Storm Force, originally titled Windkracht10: Koksijde Rescue, is an engaging, action filled drama about a Belgian search and rescue team. Director Hans Herbots skillfully weaves together romance, daring helicopter rescues at sea and subtle humor to create a film that pulls in the viewer and invests us deeply in the outcome.
Storm Force comes out of a long pedigree of dramatic films about dangerous professions, particularly those that involve saving lives. Police and firefighters grab most of the glory, but there have been a few entries for other life savers. Storm Force is very similar to Ashton Kutcher's Coast Guard film The Guardian, except that it is much more intelligent, better acted, directed and written, and made for probably one tenth the budget by Belgians.
The film starts with a training exercise, sort of a capture the flag game with the Belgian Navy competing against the Air Force. Our hero Rick Symons, played by Kevin Janssens, is on the Navy team, and embarrasses his bosses by blowing up a government minister's car in order to win the exercise. He also earns the enmity of Alex (Veerle Baetens), by stripping her to her underwear and tying her to a tree during the exercise in retaliation for her having some of his fellows strip searched. (One can see how that would be annoying.) Of course, when he is transferred to an Air Force search and rescue team as punishment for his shenanigans, Alex is the medic he has to work with every day.
Rick is a rescue diver, and seems to have a dark, troubled past. Quite a few people hate him for unstated misdeeds, and his best friend Koen (Axel Daeseleire) is confined to a wheelchair, which condition may or may not be Rick's fault. Most of the film deals with Rick coming to terms with his past while integrating with his new rescue team compatriots as they brave storms and sinking ships to pluck the unlucky from certain death.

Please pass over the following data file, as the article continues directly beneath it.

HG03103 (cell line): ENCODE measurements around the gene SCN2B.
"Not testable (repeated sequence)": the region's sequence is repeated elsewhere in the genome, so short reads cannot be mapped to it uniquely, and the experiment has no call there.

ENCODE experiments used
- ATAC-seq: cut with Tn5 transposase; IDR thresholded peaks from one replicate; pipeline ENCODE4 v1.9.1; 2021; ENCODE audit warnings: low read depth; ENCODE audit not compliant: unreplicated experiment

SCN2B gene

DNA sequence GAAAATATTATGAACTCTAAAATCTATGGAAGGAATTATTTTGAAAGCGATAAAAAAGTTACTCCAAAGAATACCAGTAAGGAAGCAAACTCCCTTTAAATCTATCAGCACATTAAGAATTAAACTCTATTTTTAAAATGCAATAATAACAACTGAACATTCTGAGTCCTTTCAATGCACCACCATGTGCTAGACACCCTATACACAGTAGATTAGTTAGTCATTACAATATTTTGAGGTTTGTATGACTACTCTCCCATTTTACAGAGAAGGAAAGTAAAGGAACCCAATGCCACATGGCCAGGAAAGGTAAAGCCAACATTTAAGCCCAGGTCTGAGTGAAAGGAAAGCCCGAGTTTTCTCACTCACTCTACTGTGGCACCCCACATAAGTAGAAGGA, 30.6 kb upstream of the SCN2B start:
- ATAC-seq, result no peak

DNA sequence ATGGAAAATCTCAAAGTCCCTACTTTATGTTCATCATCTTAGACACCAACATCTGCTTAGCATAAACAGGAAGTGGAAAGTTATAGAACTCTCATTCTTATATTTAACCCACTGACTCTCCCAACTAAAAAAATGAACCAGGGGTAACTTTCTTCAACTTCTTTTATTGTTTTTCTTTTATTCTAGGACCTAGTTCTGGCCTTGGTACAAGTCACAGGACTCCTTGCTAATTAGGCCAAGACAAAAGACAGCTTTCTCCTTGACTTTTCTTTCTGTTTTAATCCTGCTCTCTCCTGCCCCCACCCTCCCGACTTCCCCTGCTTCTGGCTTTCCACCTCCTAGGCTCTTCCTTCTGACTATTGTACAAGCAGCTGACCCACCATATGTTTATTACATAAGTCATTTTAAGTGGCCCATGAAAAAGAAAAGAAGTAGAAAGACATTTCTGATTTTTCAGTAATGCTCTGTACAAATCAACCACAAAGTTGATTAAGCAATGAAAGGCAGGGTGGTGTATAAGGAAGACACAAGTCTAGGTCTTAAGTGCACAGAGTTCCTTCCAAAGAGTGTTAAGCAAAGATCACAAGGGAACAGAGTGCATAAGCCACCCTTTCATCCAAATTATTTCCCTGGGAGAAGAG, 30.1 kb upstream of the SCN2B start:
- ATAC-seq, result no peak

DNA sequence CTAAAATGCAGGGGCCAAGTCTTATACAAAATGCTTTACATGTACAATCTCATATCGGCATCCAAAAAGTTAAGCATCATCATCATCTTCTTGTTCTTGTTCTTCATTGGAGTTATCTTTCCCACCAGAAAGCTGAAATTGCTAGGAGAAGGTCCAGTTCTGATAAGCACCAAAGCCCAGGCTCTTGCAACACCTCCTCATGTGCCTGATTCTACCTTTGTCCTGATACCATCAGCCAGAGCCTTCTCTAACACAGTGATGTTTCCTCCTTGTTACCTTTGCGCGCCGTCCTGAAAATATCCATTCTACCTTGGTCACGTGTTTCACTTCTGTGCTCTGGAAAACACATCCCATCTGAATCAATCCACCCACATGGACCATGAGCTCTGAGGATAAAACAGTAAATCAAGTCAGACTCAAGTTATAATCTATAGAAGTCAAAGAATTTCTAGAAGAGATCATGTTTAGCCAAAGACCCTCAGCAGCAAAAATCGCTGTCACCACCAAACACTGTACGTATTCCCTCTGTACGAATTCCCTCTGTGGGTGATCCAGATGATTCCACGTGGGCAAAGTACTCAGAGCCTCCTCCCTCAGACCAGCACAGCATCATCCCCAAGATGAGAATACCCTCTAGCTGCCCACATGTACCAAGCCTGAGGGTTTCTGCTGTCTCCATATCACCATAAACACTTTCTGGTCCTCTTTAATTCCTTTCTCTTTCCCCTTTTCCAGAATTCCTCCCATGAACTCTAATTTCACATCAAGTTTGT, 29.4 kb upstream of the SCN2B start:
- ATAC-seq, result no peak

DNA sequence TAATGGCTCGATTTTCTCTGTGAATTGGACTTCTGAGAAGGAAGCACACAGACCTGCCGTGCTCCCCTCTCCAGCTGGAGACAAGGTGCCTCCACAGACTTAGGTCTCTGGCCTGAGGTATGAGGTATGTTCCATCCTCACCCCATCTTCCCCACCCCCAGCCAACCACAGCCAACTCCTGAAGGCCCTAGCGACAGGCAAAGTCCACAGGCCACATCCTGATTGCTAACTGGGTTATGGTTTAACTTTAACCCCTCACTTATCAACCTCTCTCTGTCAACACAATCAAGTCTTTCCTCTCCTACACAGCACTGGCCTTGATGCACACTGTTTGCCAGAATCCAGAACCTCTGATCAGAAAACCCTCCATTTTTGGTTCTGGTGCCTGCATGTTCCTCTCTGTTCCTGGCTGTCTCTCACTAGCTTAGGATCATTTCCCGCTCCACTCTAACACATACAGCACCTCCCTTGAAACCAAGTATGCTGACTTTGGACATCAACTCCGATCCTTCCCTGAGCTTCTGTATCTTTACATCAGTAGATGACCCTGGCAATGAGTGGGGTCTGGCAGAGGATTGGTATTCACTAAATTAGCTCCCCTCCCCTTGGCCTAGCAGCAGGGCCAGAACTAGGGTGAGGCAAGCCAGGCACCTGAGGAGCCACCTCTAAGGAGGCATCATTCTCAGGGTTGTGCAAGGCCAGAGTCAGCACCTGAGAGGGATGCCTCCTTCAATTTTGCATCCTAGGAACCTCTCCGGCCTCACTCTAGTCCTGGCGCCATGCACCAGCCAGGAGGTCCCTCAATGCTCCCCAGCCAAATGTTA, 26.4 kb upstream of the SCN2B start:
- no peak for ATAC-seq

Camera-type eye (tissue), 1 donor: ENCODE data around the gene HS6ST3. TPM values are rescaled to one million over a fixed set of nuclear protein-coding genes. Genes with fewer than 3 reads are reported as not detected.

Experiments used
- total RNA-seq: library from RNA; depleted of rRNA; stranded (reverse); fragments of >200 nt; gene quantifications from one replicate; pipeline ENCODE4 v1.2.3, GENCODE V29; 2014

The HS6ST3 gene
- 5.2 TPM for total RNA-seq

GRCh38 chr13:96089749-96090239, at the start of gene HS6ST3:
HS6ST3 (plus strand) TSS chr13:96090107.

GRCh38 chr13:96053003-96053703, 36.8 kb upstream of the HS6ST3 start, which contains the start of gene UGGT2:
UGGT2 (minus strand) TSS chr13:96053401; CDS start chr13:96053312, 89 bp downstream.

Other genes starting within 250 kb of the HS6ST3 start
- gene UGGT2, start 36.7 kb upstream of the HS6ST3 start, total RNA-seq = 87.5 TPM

It is difficult to say enough good things about Storm Force. The story, though the initial scenes are a bit silly, quickly grabs our attention and pulls us into the insular world of the 40th Search and Rescue Team, with all their illicit romances, infighting, practical jokes and rivalries. The camaraderie of the team is shown in a very human and natural way, with distinct characters who act and talk like actual people we have all seen and known. The rescue scenes are very impressive. I am certain that CGI must have been used at some point to actualize an aerial rescue from a sailboat in a heavy storm, but the effects are integrated so seamlessly that the viewer can't pick them out. The film is realistic and subtle, with humor sparingly but effectively used. I laughed out loud on at least a couple of occasions.
The acting is superb on the part of all of the major actors, rarely striking a false note. However, this brings me to my only major complaint about the disc. Audio is only available in a dubbed English language version, with no original language track or subtitles. As is often the case with dubbed films, the voice work is hammy and incongruous with the tone of the film. The visual performances of the actors are exemplary, but the voices that come out of their mouths don't come close to measuring up. For a lowbrow action film this doesn't matter much, but for a fairly serious dramatic piece such as Storm Force, it greatly hampers the experience. Admittedly, this review is based on a promo disc. Hopefully, the final product will have the option of watching the film with the original language track and subtitles.
The video quality is generally good, with a smooth and distinct color palette, and bright, clearly visible action. This is only a promo disc, however, so I cannot comment on the quality of the final product.
The sound is Dolby digital 2 channel, with no available alternate language tracks or subtitles as mentioned above. This is only a promo disc, however, so I cannot comment on the quality of the final product.
There are no extras present on the promo disc.
Storm Force is a surprisingly good entry into the "attractive people doing dangerous things" genre of films. The writing was natural and humane. The direction was confident and nuanced. The acting was superb. It rises fairly close to the best that this kind of movie can achieve on a limited budget, and in fact is much better than many other similar films that cost significantly more to make. Hopefully, when the film is released in its final form, it will have the option of viewing with the original Dutch language track and English subtitles. The poor dubbing hampers, but does not destroy the viewing experience. Find this one if you can.